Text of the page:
14
September
2015
|
11:27
Europe/Amsterdam

Singapore Grand Prix Preview: Singapore, September 17-20, 2015

THE SOFTEST TYRES IN THE RANGE – SOFT AND SUPERSOFT – FOR THE FINAL STREET CIRCUIT OF THE YEAR

NIGHT RACE MEANS THAT TRACK TEMPERATURE EVOLUTION IS DIFFERENT TO USUAL

A LONG RACE DISTANCE, VERY HIGH HUMIDITY AND COMPLEX TYRE STRATEGY MAKE THIS ONE OF THE MOST CHALLENGING CIRCUITS OF THE SEASON

Formula One has a very different look to it this weekend, as the circus heads to Singapore and the famous Marina Bay night race, which provides one of the most compelling spectacles of the season. The two softest tyres in the range – P Zero Yellow soft and P Zero Red supersoft – have been nominated for this street circuit, which has a number of unusual aspects to it. Being a night race, with all the practice and qualifying sessions held at night too, the way that track temperature evolves is considerably different to more conventional grands prix – and this has a significant effect on the way that the tyres are used. Paul Hembery, Pirelli motorsport director: “Since joining the calendar in 2008, Singapore has always provided a truly stunning spectacle that showcases what Formula One is all about: the most advanced technology in the world, under the spotlights. As this is a street circuit, we’ve nominated the two softest and fastest tyres in the range: they offer the maximum mechanical grip and a rapid warm-up, which are two keys to success in Singapore. There are lots of factors for the teams and drivers to consider when planning strategy: the unusual track temperature evolution, a big performance gap between the two compounds, the need to save fuel over the long and demanding race distance, as well as the high likelihood of a safety car, which has featured at every race in Singapore so far. Because of all these variables and also the assorted street furniture – painted white lines, manhole covers and so on, which have caught out a few drivers in the past – the work done in free practice to capture all the necessary tyre data will be even more important than usual. During these days, we will also be defining, together with the FIA, a clearer procedure enabling the teams to more easily follow the rules regarding tyre usage. This is important to avoid any misunderstandings, by giving the teams more precise indications to comply with, thus avoiding what happened to Mercedes in Monza”. The biggest challenges for the tyres: Singapore has the highest number of corners of any circuit on the Formula One calendar (23), creating more work for the tyres. Coupled with the 80% humidity, two-hour race time, and the fact that it’s the second-slowest lap of the year after Monaco (which limits cooling and airflow through the car) this makes Marina Bay the most physically challenging circuit of all for the drivers. All these corners mean that traction and braking are the two most vital aspects of the Marina Bay circuit. Like most street circuits, the surface in Singapore is quite bumpy, and this certainly doesn’t help. With very little run-off area, mistakes rarely go unpunished: requiring a high degree of precision from the tyre. The left-rear is the tyre that is worked hardest, while the cars run very high downforce. Ambient temperatures tend to be in the region of 30-35 degrees centigrade even at night, making it perfect territory for the high working range of the soft tyre. Drivers will have to manage the supersoft carefully, in order to benefit from the compound’s maximum performance by not overheating it. Last year’s strategy and how the race was won: Lewis Hamilton won the 61-lap race using a three-stop strategy. He started on the supersoft, pitted for supersoft again on lap 15, supersoft again on lap 31, and soft on lap 52. There was a wide variety of strategies used throughout the field. Expected performance gap between the two compounds: 1.8 - 2.2 seconds per lap. The Pirelli team choose their race numbers: #29, Matt Watts, tyre fitter team leader “I would choose the number 29, as it's a number that has always followed me around. When I was a kid, the house I grew up in was number 29. And now, the house I have just moved to is number 29 as well”. Who we’re following on Twitter this week: @alanbaldwinf1. Alan is the F1 correspondent for Reuters, bringing plenty of behind the scenes insight to his Twitter account. Including, for instance, a photo of a door simply marked ‘Gladiator’ in the Williams motorhome. What’s behind the door is yet to be revealed: Russell Crowe? The tyre choices so far this year:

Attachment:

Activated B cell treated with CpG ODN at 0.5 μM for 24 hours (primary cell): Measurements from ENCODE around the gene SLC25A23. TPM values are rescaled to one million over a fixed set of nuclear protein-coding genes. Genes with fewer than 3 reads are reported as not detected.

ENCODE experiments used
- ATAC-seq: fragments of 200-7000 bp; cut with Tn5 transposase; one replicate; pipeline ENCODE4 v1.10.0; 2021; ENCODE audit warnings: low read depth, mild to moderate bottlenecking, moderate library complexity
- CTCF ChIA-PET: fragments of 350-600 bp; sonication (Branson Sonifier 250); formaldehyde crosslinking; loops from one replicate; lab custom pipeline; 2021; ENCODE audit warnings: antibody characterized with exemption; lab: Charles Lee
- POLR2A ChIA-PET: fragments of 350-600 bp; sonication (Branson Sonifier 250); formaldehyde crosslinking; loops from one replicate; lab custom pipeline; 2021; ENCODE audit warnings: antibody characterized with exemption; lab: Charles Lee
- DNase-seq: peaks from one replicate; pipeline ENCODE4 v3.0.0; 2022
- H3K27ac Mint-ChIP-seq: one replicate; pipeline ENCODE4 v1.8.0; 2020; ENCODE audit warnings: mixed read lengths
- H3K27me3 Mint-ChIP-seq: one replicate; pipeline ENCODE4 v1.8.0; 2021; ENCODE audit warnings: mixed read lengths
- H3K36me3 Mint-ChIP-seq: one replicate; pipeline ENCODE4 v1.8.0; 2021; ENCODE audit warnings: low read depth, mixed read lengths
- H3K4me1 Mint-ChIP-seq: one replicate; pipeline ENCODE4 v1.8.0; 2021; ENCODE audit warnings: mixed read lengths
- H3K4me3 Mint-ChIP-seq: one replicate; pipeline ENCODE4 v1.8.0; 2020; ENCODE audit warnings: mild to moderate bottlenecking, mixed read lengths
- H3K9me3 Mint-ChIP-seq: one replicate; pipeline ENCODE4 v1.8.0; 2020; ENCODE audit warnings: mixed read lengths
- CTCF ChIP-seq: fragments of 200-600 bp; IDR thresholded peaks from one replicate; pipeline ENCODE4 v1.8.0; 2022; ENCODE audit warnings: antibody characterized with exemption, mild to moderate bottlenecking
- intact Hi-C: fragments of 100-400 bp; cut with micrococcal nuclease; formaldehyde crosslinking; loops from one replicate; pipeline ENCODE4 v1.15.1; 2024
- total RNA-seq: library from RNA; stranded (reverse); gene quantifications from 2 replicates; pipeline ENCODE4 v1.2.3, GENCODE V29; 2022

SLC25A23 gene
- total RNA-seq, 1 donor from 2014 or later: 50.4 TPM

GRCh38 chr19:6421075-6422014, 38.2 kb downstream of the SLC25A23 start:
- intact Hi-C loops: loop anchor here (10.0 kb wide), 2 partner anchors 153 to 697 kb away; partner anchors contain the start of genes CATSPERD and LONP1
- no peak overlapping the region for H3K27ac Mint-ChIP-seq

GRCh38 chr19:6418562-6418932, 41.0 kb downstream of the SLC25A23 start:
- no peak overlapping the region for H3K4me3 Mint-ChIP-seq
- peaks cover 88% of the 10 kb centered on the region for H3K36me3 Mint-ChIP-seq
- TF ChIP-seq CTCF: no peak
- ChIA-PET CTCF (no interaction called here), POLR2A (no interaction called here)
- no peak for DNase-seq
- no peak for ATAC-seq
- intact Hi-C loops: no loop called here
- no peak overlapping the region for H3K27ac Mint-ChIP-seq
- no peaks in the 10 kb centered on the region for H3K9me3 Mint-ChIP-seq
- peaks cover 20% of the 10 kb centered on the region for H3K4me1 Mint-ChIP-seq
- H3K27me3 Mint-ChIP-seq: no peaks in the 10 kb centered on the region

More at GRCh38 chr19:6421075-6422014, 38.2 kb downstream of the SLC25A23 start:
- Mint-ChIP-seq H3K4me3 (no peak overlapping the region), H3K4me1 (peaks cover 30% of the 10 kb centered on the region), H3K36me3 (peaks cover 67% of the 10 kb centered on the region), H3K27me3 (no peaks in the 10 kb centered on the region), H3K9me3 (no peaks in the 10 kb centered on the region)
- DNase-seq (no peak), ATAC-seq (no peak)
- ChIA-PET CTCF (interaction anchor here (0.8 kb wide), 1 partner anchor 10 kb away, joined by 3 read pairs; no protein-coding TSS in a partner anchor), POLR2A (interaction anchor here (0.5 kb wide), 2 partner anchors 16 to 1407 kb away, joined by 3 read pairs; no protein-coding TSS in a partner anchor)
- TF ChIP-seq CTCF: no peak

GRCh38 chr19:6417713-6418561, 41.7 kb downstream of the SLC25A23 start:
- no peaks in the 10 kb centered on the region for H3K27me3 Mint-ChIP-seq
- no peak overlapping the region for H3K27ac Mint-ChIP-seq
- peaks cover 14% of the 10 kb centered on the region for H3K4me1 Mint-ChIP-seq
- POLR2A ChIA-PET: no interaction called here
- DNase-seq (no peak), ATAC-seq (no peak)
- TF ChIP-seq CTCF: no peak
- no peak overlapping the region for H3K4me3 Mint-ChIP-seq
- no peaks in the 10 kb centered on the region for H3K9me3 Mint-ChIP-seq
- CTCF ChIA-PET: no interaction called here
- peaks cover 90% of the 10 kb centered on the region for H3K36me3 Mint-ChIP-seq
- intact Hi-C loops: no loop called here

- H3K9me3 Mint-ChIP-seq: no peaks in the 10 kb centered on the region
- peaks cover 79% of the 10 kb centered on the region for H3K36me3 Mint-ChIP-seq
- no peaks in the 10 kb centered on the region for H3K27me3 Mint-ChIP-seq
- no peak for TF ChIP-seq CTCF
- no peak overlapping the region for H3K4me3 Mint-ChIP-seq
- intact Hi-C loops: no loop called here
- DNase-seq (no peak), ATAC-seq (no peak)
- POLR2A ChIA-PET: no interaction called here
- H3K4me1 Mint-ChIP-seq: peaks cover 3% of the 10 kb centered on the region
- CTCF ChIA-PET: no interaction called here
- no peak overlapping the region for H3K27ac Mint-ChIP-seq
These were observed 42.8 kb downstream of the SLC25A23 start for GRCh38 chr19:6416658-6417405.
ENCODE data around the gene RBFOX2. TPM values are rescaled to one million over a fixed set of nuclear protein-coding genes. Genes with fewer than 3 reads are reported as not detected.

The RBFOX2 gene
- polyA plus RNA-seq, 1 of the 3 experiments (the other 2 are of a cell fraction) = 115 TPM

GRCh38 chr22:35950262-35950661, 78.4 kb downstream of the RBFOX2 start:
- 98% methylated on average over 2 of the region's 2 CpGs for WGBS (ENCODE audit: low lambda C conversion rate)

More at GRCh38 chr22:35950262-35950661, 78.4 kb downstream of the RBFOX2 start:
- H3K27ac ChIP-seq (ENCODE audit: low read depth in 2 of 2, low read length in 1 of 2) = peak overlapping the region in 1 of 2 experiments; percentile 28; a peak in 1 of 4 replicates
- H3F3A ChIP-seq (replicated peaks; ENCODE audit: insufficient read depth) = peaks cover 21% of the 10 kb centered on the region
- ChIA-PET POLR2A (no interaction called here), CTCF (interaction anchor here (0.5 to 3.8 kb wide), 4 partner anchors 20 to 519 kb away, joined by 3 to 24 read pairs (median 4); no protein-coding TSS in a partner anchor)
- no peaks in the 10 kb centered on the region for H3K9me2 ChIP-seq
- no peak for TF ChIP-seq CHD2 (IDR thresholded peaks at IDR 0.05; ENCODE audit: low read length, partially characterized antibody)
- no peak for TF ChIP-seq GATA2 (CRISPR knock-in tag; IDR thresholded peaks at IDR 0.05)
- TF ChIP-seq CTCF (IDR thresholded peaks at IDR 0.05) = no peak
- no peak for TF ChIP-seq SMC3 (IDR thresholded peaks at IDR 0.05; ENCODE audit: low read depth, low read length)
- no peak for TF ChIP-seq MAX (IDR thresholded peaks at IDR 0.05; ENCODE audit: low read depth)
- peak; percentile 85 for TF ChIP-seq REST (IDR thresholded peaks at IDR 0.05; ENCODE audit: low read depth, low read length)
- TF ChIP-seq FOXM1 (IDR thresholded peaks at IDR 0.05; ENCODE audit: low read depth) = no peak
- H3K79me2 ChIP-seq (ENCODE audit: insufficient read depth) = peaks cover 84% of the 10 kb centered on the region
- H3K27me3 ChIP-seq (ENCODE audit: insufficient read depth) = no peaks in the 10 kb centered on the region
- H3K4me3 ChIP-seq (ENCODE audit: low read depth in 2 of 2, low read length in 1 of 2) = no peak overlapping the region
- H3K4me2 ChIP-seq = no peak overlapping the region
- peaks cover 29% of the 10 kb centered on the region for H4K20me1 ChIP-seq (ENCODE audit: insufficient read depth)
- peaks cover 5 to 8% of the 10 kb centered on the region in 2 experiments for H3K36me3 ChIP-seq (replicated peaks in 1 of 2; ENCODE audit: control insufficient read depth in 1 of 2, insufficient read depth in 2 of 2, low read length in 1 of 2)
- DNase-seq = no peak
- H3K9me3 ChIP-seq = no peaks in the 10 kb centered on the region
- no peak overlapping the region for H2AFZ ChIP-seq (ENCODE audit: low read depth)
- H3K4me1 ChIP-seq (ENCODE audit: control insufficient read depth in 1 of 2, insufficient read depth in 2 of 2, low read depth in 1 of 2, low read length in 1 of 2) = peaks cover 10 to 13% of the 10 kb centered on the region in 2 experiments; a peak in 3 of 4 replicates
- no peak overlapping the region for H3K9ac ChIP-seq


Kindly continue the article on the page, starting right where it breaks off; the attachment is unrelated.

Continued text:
P Zero Red P Zero Yellow P Zero White P Zero Orange
Australia   Soft Medium  
Malaysia     Medium Hard
China   Soft Medium  
Bahrain   Soft Medium  
Spain     Medium Hard
Monaco Supersoft Soft    
Canada Supersoft Soft    
Austria Supersoft Soft    
Great Britain     Medium Hard
Hungary   Soft Medium  
Belgium   Soft Medium  
Italy   Soft Medium  
Singapore Supersoft Soft